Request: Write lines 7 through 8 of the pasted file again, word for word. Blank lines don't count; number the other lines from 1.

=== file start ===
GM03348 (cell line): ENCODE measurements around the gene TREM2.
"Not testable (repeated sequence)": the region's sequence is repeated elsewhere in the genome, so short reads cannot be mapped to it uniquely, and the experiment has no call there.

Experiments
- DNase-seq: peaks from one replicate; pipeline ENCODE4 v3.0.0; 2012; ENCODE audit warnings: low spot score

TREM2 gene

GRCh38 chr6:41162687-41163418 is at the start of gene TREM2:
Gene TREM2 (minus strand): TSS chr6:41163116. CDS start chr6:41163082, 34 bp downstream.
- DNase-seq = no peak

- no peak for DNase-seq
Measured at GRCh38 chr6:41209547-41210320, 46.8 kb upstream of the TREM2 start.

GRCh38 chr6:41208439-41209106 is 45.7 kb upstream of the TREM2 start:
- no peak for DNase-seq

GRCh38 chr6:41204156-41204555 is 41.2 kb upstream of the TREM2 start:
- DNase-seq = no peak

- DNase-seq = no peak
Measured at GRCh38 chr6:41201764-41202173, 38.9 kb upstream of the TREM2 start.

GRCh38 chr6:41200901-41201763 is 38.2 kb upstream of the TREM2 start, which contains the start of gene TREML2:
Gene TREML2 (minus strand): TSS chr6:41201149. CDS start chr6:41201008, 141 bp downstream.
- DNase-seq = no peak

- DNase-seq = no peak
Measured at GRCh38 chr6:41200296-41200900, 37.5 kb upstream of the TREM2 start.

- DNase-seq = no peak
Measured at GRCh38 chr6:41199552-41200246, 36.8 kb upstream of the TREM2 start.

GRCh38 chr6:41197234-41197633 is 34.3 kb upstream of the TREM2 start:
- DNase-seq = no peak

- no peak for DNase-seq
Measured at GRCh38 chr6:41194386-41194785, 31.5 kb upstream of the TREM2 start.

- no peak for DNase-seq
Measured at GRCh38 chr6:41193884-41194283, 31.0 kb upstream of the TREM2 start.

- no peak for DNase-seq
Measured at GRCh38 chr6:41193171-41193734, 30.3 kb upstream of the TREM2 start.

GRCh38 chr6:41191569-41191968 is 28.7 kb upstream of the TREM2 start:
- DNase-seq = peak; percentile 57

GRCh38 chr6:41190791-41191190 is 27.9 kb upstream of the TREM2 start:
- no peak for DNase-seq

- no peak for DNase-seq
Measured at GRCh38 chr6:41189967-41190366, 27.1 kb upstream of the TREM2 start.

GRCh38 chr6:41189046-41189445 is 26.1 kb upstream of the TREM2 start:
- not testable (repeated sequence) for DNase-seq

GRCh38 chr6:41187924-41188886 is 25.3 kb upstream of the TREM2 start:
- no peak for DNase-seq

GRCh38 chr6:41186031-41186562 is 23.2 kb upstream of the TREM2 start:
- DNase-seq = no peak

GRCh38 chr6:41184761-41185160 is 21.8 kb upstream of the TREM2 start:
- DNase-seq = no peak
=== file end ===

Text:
Gene TREM2 (minus strand): TSS chr6:41163116. CDS start chr6:41163082, 34 bp downstream.
- DNase-seq = no peak